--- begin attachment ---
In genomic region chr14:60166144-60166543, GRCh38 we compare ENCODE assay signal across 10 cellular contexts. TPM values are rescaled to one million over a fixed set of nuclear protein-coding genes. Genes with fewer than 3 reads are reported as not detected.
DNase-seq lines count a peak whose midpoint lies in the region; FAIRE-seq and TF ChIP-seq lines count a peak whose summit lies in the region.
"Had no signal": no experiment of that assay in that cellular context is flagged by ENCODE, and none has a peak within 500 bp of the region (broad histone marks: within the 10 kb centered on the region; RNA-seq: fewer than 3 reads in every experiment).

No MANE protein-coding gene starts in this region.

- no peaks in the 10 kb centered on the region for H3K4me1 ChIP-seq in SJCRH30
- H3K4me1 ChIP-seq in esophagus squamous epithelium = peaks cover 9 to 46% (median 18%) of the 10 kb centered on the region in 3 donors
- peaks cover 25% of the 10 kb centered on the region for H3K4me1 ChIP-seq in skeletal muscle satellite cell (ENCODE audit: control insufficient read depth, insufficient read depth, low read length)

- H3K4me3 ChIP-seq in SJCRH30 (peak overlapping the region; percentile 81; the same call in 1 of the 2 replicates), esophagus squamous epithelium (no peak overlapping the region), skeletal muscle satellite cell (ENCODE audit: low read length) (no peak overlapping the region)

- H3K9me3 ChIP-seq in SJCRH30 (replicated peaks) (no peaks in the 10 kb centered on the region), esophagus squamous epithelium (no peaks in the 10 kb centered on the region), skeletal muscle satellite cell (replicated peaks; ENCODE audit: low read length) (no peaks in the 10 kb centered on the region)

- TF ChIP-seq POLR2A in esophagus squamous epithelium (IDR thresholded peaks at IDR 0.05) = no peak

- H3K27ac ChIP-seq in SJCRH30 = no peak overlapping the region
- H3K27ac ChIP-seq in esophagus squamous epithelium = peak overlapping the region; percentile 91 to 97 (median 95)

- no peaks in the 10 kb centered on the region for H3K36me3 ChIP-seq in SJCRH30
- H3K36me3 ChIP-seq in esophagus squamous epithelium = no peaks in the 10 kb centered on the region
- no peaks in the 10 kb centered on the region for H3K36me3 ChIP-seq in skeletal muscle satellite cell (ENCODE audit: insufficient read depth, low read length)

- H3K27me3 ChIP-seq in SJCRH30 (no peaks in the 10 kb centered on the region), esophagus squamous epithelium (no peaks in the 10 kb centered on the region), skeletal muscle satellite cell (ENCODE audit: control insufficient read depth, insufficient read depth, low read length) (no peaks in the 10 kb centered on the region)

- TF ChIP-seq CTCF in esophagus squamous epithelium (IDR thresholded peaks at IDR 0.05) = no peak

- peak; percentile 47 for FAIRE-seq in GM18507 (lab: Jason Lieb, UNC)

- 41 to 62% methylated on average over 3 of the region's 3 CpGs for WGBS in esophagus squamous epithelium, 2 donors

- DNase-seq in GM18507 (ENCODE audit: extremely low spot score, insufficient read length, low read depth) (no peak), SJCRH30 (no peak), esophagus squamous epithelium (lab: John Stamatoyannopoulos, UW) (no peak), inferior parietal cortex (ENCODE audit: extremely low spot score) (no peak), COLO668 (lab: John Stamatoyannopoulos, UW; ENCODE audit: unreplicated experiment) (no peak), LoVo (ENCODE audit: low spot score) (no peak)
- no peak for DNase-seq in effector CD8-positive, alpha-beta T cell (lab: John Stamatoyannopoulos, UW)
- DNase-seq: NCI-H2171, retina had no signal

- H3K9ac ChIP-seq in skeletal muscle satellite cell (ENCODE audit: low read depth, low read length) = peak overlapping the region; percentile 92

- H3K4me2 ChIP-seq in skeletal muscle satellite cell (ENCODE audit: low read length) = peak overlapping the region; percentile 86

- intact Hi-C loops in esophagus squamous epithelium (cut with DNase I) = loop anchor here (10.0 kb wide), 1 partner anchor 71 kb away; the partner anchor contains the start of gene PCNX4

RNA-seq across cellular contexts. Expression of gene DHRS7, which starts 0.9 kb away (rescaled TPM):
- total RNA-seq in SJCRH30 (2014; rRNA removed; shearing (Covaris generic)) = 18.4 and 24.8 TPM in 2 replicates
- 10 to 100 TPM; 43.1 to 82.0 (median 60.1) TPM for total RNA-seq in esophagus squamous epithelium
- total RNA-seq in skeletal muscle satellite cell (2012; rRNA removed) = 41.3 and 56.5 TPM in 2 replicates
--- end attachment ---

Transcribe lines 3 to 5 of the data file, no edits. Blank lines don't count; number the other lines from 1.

"Had no signal": no experiment of that assay in that cellular context is flagged by ENCODE, and none has a peak within 500 bp of the region (broad histone marks: within the 10 kb centered on the region; RNA-seq: fewer than 3 reads in every experiment).

No MANE protein-coding gene starts in this region.

- no peaks in the 10 kb centered on the region for H3K4me1 ChIP-seq in SJCRH30